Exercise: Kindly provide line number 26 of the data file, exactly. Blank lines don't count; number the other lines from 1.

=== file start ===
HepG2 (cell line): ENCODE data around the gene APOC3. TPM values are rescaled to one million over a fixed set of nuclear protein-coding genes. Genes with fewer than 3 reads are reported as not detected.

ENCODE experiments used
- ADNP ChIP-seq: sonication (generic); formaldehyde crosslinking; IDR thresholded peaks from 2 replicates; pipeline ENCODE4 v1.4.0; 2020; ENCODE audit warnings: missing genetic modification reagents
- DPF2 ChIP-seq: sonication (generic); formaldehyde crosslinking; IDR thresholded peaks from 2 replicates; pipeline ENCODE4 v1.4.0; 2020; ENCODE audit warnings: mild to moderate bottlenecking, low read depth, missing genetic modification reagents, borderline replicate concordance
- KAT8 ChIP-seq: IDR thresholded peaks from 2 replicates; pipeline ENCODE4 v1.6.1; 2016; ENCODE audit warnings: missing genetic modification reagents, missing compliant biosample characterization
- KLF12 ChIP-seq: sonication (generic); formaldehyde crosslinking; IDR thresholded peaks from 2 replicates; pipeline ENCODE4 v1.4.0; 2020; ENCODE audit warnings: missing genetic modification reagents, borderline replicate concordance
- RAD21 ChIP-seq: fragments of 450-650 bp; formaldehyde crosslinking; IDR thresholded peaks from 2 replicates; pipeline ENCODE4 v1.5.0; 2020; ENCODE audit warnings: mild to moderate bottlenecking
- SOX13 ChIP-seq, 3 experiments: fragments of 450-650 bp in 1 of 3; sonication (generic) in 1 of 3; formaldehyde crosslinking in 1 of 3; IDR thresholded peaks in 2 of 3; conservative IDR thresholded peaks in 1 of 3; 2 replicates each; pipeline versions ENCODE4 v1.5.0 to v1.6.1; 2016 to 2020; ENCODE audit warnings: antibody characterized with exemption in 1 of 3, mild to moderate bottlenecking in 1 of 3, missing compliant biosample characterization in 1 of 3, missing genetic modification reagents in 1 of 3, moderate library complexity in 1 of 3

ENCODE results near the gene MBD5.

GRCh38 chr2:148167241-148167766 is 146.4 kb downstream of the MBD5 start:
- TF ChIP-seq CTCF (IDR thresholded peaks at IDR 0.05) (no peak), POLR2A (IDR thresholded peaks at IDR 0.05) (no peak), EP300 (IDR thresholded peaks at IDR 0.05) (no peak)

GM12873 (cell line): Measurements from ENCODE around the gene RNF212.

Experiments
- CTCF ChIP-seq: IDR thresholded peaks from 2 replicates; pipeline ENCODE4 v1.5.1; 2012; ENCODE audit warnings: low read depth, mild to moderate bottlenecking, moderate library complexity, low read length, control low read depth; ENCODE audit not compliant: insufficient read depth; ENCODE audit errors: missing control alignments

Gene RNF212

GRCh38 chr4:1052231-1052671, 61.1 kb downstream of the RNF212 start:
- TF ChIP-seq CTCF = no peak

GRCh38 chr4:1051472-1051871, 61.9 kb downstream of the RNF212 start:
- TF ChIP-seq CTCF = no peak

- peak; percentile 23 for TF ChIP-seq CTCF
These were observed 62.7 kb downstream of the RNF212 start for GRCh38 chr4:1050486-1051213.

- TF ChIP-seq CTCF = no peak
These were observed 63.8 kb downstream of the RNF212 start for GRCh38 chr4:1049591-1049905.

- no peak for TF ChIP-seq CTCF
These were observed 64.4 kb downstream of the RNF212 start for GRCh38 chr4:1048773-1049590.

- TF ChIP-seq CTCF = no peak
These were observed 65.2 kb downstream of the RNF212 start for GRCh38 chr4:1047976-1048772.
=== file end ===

- TF ChIP-seq CTCF = no peak